The decade-long war in Afghanistan is America’s longest war, Britain’s most expensive war since World War II, and NATO’s first major war outside Europe.

In terms of casualties, the U.S. and U.K. apart, the Afghan theater has seen Canada’s highest combat casualties since the Korean War; Australia’s highest combat casualties since Vietnam; France’s highest combat casualties since Algeria; the highest combat casualties for Germany, Italy, Denmark, Norway, and Sweden since World War II; the highest combat casualties for the Netherlands since the Dutch withdrew from Indonesia in 1949; the highest combat fatalities for Spain since the Ifni War in Morocco in 1958; and the highest combat casualties for Poland in a foreign war since World War II. As for Afghan civilian and military casualties, we have no definite numbers.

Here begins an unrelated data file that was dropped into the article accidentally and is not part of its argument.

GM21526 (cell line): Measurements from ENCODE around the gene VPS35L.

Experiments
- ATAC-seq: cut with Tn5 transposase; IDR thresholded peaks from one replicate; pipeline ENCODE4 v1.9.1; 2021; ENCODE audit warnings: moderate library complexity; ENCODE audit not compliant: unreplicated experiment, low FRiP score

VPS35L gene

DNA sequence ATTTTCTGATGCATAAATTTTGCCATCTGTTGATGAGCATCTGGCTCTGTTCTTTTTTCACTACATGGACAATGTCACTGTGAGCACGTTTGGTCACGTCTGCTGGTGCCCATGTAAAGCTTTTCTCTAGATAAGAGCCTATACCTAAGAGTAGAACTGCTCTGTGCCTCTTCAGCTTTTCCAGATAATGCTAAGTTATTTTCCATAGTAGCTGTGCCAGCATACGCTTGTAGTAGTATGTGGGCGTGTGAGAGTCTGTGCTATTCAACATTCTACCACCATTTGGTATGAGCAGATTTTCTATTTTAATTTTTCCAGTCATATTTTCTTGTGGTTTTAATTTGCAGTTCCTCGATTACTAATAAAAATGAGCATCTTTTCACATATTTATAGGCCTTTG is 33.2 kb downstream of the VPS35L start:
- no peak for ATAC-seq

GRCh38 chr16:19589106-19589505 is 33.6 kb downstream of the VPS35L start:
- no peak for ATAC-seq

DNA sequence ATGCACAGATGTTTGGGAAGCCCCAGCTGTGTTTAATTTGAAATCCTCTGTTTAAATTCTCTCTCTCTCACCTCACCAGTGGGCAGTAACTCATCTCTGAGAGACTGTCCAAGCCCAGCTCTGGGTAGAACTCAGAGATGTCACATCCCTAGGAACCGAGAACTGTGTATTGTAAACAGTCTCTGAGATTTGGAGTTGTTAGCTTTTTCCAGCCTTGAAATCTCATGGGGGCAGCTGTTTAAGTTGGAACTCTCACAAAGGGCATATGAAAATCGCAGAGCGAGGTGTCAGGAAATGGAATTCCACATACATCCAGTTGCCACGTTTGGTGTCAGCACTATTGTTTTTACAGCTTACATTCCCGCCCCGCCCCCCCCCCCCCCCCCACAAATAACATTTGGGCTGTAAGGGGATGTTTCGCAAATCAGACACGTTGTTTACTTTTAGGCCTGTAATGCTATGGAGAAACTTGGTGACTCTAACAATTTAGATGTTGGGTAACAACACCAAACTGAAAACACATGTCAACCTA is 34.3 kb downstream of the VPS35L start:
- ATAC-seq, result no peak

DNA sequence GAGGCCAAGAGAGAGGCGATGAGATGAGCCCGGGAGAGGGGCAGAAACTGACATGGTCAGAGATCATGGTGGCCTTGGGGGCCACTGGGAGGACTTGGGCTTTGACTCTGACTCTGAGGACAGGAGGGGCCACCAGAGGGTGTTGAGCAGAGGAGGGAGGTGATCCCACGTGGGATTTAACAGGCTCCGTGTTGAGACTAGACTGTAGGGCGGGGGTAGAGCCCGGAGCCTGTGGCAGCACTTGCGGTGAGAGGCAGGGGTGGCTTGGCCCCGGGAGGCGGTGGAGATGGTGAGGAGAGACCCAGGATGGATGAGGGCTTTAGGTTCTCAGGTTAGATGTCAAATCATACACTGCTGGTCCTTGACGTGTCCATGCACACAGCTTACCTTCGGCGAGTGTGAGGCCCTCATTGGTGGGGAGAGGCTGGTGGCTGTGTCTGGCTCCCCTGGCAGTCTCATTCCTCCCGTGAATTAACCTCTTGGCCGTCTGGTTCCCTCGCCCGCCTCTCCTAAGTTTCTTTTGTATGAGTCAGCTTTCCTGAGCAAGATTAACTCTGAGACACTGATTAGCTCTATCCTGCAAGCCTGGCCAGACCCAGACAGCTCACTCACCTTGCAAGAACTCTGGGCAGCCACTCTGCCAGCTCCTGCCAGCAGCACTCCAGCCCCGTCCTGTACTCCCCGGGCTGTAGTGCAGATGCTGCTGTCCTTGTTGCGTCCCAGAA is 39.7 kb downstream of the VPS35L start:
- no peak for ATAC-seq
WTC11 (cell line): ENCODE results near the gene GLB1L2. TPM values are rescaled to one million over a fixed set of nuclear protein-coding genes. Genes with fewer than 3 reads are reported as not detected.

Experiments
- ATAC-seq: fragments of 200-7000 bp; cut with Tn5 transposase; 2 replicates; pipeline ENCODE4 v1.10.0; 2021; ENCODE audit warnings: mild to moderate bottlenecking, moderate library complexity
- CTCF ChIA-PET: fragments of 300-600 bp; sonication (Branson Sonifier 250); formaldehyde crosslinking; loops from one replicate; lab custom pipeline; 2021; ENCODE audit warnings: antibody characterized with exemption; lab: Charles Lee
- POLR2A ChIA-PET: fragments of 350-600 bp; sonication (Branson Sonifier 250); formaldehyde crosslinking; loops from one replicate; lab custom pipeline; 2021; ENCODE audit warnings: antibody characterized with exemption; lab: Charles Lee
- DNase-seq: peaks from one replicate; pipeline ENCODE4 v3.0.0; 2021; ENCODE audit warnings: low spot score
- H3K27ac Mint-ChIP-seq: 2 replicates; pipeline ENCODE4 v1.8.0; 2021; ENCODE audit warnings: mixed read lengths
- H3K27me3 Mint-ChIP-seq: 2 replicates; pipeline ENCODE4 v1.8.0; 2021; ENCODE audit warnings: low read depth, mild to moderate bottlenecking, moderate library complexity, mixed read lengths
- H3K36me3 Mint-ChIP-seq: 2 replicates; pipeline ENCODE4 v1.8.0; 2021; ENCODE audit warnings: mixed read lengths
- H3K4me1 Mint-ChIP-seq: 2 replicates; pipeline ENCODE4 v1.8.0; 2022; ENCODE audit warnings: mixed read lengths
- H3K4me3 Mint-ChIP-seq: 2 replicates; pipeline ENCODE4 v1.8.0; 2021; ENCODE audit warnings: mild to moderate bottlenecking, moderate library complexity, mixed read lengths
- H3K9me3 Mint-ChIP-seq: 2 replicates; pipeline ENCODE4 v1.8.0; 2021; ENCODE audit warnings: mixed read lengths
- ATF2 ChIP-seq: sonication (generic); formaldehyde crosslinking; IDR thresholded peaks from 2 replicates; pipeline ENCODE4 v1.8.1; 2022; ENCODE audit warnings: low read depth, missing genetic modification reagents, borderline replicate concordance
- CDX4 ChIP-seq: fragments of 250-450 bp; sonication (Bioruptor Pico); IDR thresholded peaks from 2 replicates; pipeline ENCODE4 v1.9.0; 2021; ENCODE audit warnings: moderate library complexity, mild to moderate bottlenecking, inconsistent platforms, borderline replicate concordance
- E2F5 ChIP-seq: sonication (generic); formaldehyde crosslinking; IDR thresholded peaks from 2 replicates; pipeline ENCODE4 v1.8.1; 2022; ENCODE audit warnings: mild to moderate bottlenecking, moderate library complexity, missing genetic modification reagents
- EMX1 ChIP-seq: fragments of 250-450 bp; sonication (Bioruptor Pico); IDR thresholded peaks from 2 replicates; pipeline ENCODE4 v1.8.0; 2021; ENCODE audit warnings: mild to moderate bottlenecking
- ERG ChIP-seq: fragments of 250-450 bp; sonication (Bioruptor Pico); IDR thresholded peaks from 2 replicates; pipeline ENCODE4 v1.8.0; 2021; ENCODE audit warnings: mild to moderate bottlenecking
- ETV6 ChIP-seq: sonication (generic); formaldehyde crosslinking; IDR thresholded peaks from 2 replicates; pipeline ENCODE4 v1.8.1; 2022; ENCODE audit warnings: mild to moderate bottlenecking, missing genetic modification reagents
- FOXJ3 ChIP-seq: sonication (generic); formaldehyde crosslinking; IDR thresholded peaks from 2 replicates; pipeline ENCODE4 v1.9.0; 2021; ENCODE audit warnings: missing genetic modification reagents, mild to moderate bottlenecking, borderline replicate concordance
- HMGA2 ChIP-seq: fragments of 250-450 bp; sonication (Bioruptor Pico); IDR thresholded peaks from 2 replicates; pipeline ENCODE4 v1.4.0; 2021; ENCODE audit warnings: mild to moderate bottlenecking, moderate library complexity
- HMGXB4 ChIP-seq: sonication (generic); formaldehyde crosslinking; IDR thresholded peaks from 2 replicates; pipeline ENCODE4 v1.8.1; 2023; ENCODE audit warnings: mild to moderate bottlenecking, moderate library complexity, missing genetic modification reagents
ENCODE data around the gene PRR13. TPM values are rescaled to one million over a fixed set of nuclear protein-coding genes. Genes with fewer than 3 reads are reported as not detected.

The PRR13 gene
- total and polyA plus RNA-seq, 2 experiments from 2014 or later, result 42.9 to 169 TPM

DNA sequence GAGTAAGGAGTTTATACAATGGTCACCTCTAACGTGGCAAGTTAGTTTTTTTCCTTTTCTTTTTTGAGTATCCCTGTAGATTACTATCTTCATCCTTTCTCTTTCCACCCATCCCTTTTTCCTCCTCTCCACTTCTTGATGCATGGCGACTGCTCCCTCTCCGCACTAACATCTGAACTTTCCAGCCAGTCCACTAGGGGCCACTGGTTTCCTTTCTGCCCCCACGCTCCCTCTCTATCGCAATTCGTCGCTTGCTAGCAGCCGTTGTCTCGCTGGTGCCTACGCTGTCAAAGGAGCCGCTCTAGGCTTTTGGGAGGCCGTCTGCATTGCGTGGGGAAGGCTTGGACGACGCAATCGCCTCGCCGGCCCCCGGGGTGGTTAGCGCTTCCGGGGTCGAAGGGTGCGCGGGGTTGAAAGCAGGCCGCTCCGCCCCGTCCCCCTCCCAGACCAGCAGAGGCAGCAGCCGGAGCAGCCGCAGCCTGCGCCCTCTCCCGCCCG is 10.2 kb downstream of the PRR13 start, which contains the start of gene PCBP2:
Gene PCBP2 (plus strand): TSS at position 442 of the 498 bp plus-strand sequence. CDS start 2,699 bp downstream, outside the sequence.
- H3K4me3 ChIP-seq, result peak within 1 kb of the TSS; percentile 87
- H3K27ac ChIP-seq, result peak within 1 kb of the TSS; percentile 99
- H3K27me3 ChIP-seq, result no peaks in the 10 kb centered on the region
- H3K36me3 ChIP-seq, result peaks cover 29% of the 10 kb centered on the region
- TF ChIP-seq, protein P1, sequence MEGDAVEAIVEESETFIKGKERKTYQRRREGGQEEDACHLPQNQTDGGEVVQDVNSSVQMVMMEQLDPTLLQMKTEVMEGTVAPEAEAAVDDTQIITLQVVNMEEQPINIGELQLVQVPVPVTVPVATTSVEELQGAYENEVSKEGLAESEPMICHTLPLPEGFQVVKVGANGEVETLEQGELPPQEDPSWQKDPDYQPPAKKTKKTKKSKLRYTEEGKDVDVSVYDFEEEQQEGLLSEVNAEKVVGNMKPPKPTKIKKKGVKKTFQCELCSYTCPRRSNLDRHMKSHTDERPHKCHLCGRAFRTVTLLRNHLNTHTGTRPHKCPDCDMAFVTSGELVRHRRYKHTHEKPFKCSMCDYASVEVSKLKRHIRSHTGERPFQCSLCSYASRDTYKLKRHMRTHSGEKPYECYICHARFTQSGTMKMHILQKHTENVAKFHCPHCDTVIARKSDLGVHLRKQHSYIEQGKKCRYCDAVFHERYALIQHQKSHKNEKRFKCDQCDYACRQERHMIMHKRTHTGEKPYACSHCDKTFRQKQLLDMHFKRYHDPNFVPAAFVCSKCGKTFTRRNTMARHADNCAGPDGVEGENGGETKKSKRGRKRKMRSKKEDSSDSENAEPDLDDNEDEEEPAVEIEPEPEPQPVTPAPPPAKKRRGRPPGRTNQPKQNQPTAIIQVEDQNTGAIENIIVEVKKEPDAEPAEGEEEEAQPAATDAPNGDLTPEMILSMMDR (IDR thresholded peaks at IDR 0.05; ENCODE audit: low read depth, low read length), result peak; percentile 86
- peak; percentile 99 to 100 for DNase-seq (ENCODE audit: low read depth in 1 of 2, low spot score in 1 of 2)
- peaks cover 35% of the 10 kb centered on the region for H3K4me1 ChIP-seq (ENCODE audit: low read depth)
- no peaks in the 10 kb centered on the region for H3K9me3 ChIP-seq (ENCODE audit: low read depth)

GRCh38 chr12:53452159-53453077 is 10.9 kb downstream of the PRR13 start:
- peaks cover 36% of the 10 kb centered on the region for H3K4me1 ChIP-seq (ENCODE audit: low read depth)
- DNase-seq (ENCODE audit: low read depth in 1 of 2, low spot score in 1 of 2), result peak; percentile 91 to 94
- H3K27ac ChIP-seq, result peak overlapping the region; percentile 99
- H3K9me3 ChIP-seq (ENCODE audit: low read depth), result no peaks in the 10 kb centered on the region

When I set out to write The Watch, I wanted to give voice to the statistics, especially those counted as collateral damage Continue reading

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A Volunteer’s Story to Inspire & Challenge Students

THE THIRD WAVE by Alison Thompson

Alison Thompson, author of The Third Wave: A Volunteer Story (Spiegel & Grau, 2011), recalls her experiences as a volunteer; experiences she believes will both inspire and challenge students to pursue their own journeys of service and action:

September 11th, 2011, marked the ten year anniversary of my journey around the world as a volunteer. On that day in 2001, when all I knew was that a tower had collapsed and that my good friend had been in it, I strapped on my rollerblades, packed up my first aid kit, and headed downtown to see what I could do to help. I ended up staying at Ground Zero for nine months, sifting through the rubble, collecting bodies, and tending to the firemen and ironworkers. Since then, I’ve made it my life’s mission to be on the ground whenever a major disaster strikes. I spent fourteen months in Sri Lanka after the Tsunami, and I currently work as a full-time volunteer in Haiti, where I moved right after the 2010 earthquake.